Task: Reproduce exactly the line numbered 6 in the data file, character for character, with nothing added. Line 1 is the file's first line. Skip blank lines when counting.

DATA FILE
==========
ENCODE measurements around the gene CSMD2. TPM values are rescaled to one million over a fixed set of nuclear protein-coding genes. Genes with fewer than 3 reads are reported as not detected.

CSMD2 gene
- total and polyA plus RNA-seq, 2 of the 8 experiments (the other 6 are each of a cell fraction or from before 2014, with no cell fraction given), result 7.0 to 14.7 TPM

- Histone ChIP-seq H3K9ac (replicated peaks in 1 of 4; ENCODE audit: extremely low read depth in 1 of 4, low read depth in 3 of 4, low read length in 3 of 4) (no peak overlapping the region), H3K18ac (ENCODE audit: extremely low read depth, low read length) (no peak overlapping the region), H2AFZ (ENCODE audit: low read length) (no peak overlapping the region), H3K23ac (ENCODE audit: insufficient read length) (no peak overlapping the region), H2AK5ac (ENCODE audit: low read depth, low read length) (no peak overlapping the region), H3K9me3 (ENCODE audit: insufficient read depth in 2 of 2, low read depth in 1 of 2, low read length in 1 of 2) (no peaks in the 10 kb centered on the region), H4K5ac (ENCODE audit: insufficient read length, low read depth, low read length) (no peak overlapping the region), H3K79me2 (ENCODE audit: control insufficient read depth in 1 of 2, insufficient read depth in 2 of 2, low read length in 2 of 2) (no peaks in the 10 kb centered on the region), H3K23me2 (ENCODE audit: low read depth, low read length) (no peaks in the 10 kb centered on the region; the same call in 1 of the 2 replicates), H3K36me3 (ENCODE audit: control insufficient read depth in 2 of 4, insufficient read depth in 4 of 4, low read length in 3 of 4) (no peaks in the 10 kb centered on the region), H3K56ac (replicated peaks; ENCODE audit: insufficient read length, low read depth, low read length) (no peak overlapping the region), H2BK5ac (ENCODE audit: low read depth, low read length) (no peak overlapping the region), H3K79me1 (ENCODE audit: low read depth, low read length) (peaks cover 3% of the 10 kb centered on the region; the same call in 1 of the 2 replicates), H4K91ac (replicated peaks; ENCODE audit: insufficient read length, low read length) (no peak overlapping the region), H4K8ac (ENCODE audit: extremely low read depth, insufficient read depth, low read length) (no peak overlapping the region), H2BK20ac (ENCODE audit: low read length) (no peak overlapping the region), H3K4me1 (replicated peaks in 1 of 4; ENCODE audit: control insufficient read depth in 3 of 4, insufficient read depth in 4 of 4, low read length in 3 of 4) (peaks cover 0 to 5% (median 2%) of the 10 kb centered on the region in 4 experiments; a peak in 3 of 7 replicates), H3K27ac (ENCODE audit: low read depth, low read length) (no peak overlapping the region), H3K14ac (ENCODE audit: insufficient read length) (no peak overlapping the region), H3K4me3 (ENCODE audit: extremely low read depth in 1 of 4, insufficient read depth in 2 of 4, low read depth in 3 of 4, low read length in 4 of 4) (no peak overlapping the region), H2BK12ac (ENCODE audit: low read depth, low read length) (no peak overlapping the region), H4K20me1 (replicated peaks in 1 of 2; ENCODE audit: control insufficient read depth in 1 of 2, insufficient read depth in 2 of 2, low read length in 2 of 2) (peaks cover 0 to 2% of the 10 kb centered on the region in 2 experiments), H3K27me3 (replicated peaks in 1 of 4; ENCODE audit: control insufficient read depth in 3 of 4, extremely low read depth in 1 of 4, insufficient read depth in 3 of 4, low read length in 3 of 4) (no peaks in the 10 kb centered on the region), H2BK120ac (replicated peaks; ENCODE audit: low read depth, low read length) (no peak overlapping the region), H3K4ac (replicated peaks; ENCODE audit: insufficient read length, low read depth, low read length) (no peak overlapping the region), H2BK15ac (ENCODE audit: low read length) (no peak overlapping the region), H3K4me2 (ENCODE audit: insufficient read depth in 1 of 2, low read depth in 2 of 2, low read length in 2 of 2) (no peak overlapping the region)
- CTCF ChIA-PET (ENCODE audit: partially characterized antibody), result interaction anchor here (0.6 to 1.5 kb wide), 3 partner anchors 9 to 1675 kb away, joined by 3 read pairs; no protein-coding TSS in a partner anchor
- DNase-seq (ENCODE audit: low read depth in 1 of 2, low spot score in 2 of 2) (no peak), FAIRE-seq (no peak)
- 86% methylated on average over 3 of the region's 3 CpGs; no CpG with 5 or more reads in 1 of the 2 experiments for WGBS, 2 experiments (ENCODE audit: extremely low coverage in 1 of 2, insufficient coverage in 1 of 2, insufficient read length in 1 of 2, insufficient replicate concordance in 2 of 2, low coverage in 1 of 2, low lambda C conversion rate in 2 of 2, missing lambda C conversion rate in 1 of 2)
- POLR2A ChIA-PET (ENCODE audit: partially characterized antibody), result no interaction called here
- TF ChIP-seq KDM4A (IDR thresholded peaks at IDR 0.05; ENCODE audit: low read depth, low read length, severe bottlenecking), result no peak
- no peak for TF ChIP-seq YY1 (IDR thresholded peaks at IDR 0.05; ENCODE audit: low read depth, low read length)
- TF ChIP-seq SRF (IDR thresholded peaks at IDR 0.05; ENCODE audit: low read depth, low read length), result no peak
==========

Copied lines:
- DNase-seq (ENCODE audit: low read depth in 1 of 2, low spot score in 2 of 2) (no peak), FAIRE-seq (no peak)